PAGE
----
Mocking Adventures with NMock2: Stubs Advanced

NMock2 is a library for assisting test driven development of .NET code by providing a dynamic mock object creation framework.

In my last post on NMock2, I introduced the new Stub feature of NMock2 and its basic usage. In the second part, we are going to have a look at the advanced possibilities of the Stub mock style:

  • Define Mock Style Of Nested Mocks
  • Define Default Values

Define Mock Style Of Nested Mocks

We have seen in the first part that NMock2 creates automatically new mocks as return values for interfaces and classes (for expectations see first part). These mocks have per default a mock style equal to Stub. Therefore, they behave as their parent and calls to methods or properties will be handled the same way – by returning default values.

There are however scenarios when you want to have more control on what is called on a nested mock. One way is to use Expect.Never.On(nestedMock) to guarantee that a member isn’t called. Or to override each possible call with other expectations. The more flexible way is to override the mock style that is used to create the nested mock:

mockery.SetStubMockStyle<NestedType>(mock, MockStyle.Default);

The above example shows how to override the mock style to MockStyle.Default for all properties, methods and indexers of the mock mock that return a value of type NestedType.
The result is, that the return value is a mock that will react with UnexpectedInvocationExceptions when a member is called and no expectations were set.
As you can see, you can define the mock style per mock instance and type.

If you want to set it for a single member of the mock then use a normal expectation on that member and set the desired nested mock as return value in the return action:

var nestedMock = mockery.NewMock<NestedType>(MockStyle.Default);

The last option is to define the mock style used by a Stub for all return types at once:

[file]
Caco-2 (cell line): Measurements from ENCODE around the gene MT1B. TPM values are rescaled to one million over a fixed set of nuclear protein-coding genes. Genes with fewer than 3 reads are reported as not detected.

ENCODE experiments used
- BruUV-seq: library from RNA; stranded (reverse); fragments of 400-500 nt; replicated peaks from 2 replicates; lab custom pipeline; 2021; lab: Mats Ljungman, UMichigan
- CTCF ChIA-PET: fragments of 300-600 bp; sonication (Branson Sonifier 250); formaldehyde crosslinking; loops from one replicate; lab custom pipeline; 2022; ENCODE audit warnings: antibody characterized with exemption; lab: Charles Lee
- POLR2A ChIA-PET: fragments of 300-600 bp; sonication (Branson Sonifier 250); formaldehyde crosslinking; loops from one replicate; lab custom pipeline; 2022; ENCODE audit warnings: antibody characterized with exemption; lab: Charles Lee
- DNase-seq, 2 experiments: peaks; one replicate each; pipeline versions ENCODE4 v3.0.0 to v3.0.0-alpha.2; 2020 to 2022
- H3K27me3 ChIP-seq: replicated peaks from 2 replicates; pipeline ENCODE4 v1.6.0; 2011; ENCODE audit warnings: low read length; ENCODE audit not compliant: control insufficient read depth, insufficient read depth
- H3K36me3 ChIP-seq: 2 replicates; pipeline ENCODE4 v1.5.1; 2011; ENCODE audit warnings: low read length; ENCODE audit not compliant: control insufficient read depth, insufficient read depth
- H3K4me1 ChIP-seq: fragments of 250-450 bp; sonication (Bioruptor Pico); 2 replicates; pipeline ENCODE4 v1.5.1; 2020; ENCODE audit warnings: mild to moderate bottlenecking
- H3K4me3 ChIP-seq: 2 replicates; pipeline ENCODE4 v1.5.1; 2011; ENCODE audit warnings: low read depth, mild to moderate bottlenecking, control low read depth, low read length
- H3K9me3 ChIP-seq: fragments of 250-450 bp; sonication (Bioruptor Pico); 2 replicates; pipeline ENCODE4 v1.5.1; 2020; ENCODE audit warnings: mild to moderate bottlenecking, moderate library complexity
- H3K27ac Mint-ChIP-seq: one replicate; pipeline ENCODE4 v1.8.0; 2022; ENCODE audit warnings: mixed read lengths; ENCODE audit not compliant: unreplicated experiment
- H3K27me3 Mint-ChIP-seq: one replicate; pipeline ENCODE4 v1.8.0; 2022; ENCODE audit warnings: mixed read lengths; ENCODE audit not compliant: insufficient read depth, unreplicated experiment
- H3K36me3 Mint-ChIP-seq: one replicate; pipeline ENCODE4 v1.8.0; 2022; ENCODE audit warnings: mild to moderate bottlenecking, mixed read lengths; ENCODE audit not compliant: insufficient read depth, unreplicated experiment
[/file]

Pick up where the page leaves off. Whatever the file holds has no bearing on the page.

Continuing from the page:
mockery.SetStubMockStyle(mock, MockStyle.Transparent);

You can define multiple mappings per mock and you can override mappings, too:

mockery.StStubMockStyle(mock, MockStyle.Transparent);
mockery.SetStubMockStyle<NestedType>(mock, MockStyle.Default);
mockery.SetStubMockStyle<AnotherNestedType>(mock, MockStyle.Default);

The result of this is that all created nested mocks of type NestedType and AnotherNestedType have a mock style equal to Default and all other nested mocks have a mock style equal to Transparent.

Define Default Values

You have seen in the first part of my NMock2 Stub discussion that mocks with a mock style equal to Stub will return default values for return types:

  • string → emtpy string
  • value types → the default value of that type (e.g. 0 (zero) for ints, doubles, false for booleans)
  • classes implementing IEnumerable → instance created with default constructor
  • sealed classes → null
  • all other classes and interfaces → nested mock

If you want to change this behavior then you can register a so called type resolver with the mockery:

   delegate(object mockInstance, Type requestedType)
      if (mockInstance == (object)mock && requestedType == typeof(int))
         return 5;

      return Missing.Value;

The type resolver gets the mock on which the call is made and the return type of the called member passed in as arguments. You can return the value that should be returned by the mock depending on these two pieces of information. Be aware that you should use this feature only if there are multiple members in the mock for which you want to setup the default value; otherwise it would be easier to just define an expectation on the mock. It can however be very handy if you want  to return for example an non-empty list for all members returning an IList.

The Missing.Value is used to signal that the mockery should use the default type resolver that will use Stub as mock style.

That’s it for now about the new Stub feature.Please keep in mind that this is all unreleased stuff and therefore may change until the next official release.

Next time, I’ll show you the new way of defining mocks that allows for example to define mocks that implement several interfaces. In the mean time, I’d be glad to answer your comment.

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Urs Enzler

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